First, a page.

This natural law exists independently of the will of legislators and it is at the origin of human rights. Human rights have conferred international legal force on the natural law by guaranteeing every person the right to fulfil himself as a human being. It is by observing the characteristics of human nature that the content of human rights can be deduced. Thus, the observation that man is by nature a "living, social and spiritual being" enables us to deduce that human rights must protect the life and the physical integrity of persons (as beings), then their ability to found a family (as living beings), then the right of association and expression (as social beings) and then finally freedom of conscience (as spiritual beings). Respect for the nature and dignity of the human person thus makes it possible to establish human rights - their finality, their content, their authority and their universality.

It should be noted here that natural law differs from justice in that the former has the good as its object while the latter has the just. Natural law recognises to each person the natural right to fulfil himself according to his nature, while justice is a question of equity. Justice consists in giving to each person his due ("cuique suum tribuere").[9] Certainly, human rights can serve justice, in that, for instance, food and education are due to every child, but they do not encompass the whole of justice.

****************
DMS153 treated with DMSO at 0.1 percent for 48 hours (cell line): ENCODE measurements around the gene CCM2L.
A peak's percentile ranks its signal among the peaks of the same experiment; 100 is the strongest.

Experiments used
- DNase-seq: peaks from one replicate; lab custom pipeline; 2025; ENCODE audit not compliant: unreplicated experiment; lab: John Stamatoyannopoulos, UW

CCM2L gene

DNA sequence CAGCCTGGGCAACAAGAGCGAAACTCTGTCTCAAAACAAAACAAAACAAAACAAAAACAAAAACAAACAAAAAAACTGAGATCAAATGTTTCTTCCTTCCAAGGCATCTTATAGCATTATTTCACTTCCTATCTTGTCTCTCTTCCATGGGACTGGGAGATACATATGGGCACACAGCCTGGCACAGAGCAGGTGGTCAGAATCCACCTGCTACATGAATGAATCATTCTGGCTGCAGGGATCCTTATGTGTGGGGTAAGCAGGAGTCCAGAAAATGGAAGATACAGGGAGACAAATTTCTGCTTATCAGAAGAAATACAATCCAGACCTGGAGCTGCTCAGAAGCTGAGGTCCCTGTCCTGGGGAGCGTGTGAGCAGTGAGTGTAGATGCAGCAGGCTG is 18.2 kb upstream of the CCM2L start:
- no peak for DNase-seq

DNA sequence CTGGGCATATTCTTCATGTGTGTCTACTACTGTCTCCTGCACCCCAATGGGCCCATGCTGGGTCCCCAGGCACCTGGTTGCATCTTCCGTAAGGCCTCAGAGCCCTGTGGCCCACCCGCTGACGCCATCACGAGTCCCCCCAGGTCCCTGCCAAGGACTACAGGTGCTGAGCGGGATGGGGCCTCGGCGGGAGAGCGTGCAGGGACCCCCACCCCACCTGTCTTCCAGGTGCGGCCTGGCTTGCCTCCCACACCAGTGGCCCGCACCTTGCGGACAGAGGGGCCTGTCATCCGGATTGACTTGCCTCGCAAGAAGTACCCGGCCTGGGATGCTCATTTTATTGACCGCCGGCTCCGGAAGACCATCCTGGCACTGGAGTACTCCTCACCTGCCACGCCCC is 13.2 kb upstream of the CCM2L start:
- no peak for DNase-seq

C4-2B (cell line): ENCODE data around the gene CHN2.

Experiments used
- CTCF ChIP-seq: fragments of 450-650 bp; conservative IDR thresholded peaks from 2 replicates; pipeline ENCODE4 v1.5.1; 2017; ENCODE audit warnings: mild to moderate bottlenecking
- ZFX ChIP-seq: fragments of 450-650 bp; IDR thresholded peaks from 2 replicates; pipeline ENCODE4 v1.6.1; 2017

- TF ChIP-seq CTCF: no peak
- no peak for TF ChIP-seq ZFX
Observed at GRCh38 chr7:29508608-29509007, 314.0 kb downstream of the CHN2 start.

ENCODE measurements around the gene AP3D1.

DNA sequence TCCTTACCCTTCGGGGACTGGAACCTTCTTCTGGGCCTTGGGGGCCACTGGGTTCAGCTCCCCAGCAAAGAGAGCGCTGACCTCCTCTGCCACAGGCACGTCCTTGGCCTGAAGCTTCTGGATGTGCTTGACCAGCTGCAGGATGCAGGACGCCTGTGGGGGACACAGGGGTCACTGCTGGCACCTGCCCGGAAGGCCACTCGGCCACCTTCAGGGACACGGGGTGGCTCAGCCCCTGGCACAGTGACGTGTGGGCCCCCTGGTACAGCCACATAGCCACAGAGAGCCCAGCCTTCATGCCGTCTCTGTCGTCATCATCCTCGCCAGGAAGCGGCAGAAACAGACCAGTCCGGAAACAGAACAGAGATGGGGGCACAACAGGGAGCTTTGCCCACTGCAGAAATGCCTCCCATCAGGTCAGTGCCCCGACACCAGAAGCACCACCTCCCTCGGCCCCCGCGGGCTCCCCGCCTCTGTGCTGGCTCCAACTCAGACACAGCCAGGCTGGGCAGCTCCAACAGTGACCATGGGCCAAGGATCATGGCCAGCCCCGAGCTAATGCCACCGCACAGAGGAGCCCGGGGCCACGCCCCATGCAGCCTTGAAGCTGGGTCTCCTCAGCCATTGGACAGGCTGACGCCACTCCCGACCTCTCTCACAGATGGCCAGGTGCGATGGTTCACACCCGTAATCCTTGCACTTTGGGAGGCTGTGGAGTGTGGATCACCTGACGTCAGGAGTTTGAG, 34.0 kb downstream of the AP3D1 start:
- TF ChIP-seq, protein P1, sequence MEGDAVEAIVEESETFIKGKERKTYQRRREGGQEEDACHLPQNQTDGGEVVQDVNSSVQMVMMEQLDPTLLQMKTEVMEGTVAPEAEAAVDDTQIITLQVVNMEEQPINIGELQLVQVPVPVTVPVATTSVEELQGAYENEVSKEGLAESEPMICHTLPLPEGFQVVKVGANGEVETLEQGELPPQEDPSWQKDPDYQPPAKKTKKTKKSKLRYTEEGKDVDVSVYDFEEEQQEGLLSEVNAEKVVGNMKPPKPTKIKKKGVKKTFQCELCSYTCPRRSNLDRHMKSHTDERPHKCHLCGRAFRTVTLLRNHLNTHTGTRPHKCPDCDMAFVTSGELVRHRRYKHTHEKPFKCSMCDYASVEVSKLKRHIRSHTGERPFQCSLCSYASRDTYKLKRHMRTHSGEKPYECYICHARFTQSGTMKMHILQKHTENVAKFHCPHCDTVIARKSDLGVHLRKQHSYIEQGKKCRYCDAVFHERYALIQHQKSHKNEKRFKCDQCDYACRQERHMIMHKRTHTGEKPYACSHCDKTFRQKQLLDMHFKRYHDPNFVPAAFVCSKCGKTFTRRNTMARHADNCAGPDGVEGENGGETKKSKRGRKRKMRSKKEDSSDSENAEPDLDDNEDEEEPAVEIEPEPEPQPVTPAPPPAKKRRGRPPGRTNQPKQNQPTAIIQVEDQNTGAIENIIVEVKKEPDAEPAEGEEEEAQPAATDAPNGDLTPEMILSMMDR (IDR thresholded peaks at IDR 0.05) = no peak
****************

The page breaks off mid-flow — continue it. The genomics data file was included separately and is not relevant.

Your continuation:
It is from this conception of human nature and human dignity that philosophers and diplomats, including the French philosopher, Jacques Maritain, and the Lebanese philosopher, Charles Malik, drew their vision of human rights. They inspired and had a great influence on the text of the Universal Declaration. They wanted to prevent the Declaration from adopting a materialist, individualist or collectivist understanding of the human being.


Abstract from Grégor Puppinck, Les droits de l’homme dénaturé, Le Cerf 2018.


[1] Michel Villey, Le droit et les droits de l’homme, Paris, PUF, coll. Quadrige, 1983, p. 87.

[2] Cette pensée constitue la base de l’Ethique d’Aristote, 1094a.

[3] Charles De Koninck, De la primauté du bien commun contre les personnalistes, cité par Sylvain Luquet, in « Charles De Koninck et le bien commun », Laval théologique et philosophique, vol. 70, n° 1, Février, 2014, p. 45-60.

[4] Saint Thomas d’Aquin, Somme théologique, Ia, IIae, q. 94, a. 2.

[5] Jean-Jacques Rousseau s’opposera à cette compréhension en soutenant que la société corrompt les hommes.

[6] Par spirituel, il faut entendre doté d’un esprit c’est-à-dire capable de réfléchir, de penser sur lui-même.

[7] Saint Thomas d’Aquin, Somme théologique, Ia, IIae, q. 94, a. 2.

[8] Pour une synthèse actuelle sur la loi naturelle, voir Commission Théologique Internationale, « À la recherche d’une éthique universelle. Nouveau regard sur la loi naturelle », Document XXIV, 2009.

[9] Alain Sériaux, in « L’objectivité du ‘‘ius’’ selon Saint Thomas d’Aquin », Persona y derecho, n° 40, 1999, pp. 257-270.